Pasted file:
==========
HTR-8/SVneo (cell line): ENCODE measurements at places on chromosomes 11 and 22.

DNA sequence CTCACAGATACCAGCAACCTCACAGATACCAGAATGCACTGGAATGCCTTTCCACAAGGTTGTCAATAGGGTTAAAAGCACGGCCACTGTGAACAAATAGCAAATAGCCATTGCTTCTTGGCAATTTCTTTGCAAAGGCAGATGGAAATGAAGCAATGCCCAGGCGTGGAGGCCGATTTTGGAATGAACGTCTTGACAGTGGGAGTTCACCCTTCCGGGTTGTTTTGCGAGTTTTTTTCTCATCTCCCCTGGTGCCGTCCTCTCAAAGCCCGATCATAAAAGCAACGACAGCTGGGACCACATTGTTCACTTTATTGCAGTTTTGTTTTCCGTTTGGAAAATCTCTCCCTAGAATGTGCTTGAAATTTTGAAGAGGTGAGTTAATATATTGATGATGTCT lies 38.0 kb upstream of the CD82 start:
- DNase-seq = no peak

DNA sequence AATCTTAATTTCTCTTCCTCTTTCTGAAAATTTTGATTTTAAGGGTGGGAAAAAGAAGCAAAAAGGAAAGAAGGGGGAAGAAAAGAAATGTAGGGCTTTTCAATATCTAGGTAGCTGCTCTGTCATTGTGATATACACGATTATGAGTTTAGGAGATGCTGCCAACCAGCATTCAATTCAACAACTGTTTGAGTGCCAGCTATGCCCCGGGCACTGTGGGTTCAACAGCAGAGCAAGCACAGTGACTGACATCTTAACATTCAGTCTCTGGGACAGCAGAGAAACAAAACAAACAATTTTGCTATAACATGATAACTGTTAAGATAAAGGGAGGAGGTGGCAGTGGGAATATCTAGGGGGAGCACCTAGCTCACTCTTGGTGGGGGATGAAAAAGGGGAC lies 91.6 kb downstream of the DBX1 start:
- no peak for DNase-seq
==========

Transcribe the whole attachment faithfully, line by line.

HTR-8/SVneo (cell line): ENCODE measurements at places on chromosomes 11 and 22.

DNA sequence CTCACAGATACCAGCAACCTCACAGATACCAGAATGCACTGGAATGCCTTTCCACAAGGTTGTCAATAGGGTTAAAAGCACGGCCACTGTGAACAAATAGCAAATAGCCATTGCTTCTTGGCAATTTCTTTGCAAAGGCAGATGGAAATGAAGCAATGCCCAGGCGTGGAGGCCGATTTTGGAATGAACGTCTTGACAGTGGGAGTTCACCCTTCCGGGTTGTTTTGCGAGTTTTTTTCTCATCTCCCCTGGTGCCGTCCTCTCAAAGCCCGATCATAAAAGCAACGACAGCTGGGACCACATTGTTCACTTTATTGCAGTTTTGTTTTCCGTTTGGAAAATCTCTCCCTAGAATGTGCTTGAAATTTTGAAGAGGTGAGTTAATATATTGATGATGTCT lies 38.0 kb upstream of the CD82 start:
- DNase-seq = no peak

DNA sequence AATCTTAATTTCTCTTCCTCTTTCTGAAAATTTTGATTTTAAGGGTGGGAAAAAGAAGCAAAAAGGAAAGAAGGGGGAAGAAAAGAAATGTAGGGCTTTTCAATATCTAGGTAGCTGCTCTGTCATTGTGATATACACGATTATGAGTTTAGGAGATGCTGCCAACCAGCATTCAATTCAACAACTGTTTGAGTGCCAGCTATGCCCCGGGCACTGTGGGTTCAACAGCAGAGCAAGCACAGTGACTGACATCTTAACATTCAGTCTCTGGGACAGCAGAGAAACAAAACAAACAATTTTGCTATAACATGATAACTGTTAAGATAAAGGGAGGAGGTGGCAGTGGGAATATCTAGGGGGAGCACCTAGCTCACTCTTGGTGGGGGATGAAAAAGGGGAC lies 91.6 kb downstream of the DBX1 start:
- no peak for DNase-seq